Did Mark Shorrock Mislead Select Committee?


By Paul Homewood

There is an interesting side story developing, with regards to Mark Shorrock’s testimony at the BEIS Select Committee last week.

I watched this at the time, and although I was not aware of the substance of the allegations, I was struck by Shorrock’s somewhat theatrical look of shock, as he was challenged.

Just to recap, Shorrock, CEO of Tidal Lagoon Power who want to build the Swansea Tidal Lagoon, was being asked about Dean Quarry, which he owns in Cornwall.

It is worth watching the whole two minutes, but the relevant bit is at 1.30. I have also printed the transcript below.


Transcript of evidence 2018-05-09

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New report suggests broad adoption of electric vehicles may actually increase air pollition

An inconvenient truth unlikely to get any traction in the main stream media.

Watts Up With That?

New report suggests EV’s are out of reach for the average American, and broad adoption will actually cause an increase in traditional air pollution

It asks whether the internal combustion engine is on its way out. It soon will be, according to advocates for “zero-emissions vehicle” (ZEV) technologies, especially battery-powered electric vehicles. They claim that ZEVs will offer superior performance, lower cost, and, most importantly, “emissions-free” driving.

Sound too good to be true? That’s because it is, according to a new report published by the Manhattan Institute. Dr. Jonathan Lesser, the author of “Short Circuit: The High Cost of Electric Vehicles,” argues that critics of the internal combustion engine fail to consider just how clean and efficient new cars are.

Using a recent forecast prepared by the U.S. Energy Information Administration, Lesser’s analysis shows that, over the period 2018 – 2050, the electric generating plants that will charge new EVs…

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Onshore Wind Development Collapses As Subsidies End

Hilarious to see the wind industry promoting onshore wind as the cheapest renewable source but still wholly reliant on public subsidy after all these years. A phrase involving the words “brass” and “necks” comes to mind.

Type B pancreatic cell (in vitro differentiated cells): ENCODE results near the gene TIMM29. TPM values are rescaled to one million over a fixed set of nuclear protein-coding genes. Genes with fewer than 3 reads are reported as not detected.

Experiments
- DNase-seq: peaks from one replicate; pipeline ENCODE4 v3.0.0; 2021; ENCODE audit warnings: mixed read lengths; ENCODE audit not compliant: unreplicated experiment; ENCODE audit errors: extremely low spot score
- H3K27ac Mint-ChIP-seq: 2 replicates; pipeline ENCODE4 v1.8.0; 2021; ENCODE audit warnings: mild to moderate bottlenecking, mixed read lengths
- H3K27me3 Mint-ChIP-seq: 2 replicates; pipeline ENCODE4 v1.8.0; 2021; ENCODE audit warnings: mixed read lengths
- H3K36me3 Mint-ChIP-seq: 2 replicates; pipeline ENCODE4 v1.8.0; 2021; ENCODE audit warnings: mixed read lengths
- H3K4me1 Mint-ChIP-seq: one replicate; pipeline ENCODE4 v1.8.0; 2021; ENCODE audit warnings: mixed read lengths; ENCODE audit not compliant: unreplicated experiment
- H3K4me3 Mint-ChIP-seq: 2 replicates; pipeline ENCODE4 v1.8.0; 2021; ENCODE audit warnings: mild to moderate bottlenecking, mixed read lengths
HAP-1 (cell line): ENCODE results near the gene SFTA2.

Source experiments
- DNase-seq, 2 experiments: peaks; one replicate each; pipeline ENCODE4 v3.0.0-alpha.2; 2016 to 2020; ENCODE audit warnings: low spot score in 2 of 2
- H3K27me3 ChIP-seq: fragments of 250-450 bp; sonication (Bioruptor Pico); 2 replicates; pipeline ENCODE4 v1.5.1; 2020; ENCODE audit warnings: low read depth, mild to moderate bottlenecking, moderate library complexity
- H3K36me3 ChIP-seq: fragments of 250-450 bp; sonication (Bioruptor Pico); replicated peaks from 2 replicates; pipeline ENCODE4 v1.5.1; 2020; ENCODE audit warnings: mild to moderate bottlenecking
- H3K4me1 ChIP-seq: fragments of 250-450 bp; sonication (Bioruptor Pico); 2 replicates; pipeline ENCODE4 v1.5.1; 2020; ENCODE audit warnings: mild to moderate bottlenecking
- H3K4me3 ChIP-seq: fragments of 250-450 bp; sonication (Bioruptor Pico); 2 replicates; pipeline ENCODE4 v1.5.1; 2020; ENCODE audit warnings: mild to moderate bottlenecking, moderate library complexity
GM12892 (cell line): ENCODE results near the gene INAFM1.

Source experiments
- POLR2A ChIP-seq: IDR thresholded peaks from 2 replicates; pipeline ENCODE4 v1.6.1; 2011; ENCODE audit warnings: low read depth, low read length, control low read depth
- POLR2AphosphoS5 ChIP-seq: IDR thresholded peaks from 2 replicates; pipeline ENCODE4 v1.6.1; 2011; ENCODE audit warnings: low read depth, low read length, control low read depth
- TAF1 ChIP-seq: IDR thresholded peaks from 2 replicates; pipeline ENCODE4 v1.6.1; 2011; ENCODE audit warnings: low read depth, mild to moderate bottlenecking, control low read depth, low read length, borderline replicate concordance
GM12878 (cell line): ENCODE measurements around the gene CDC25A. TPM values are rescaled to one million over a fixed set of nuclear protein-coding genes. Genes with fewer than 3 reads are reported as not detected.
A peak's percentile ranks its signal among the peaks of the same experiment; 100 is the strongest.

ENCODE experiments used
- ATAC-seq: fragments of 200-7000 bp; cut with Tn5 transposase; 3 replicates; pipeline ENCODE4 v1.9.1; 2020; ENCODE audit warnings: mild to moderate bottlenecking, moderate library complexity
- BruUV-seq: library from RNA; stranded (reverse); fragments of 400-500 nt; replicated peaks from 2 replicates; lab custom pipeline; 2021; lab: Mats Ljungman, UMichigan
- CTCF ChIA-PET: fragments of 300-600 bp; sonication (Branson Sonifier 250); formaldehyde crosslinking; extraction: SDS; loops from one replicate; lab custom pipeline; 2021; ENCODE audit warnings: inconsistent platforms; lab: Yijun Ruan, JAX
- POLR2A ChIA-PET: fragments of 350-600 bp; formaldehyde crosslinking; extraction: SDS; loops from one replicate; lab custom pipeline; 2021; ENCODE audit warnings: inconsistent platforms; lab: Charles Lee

By Paul Homewood

h/t Patsy Lacey

From the Independent:


The government failed to consider the climate or the economic costs of a policy change that contributed to the collapse of onshore wind in the UK.

Planning applications for new onshore wind developments have plummeted by 94 per cent since the introduction of new policies governing their construction in 2015.

Documents obtained under Freedom of Information rules for The Independent by Christine Ottery at DeSmog UK and environmental group 10:10 Climate Action have revealed the government did not conduct relevant impact assessments before implementing these changes.

They found no assessments had been made of how the new policies would affect carbon emissions, despite the key role onshore wind is thought to have in transitioning to a greener energy system and meeting climate targets.

There was also no detailed assessment of how policies would affect the future of the nation’s wind industry…

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Met Office Deny Scaife’s Claim To Have Briefed Govt About Beast From The East


By Paul Homewood

Readers will recall the claim in The Times in March that the Met Office’s Adam Scaife had alerted ministers about the “Beast from the East” nearly a month before it happened: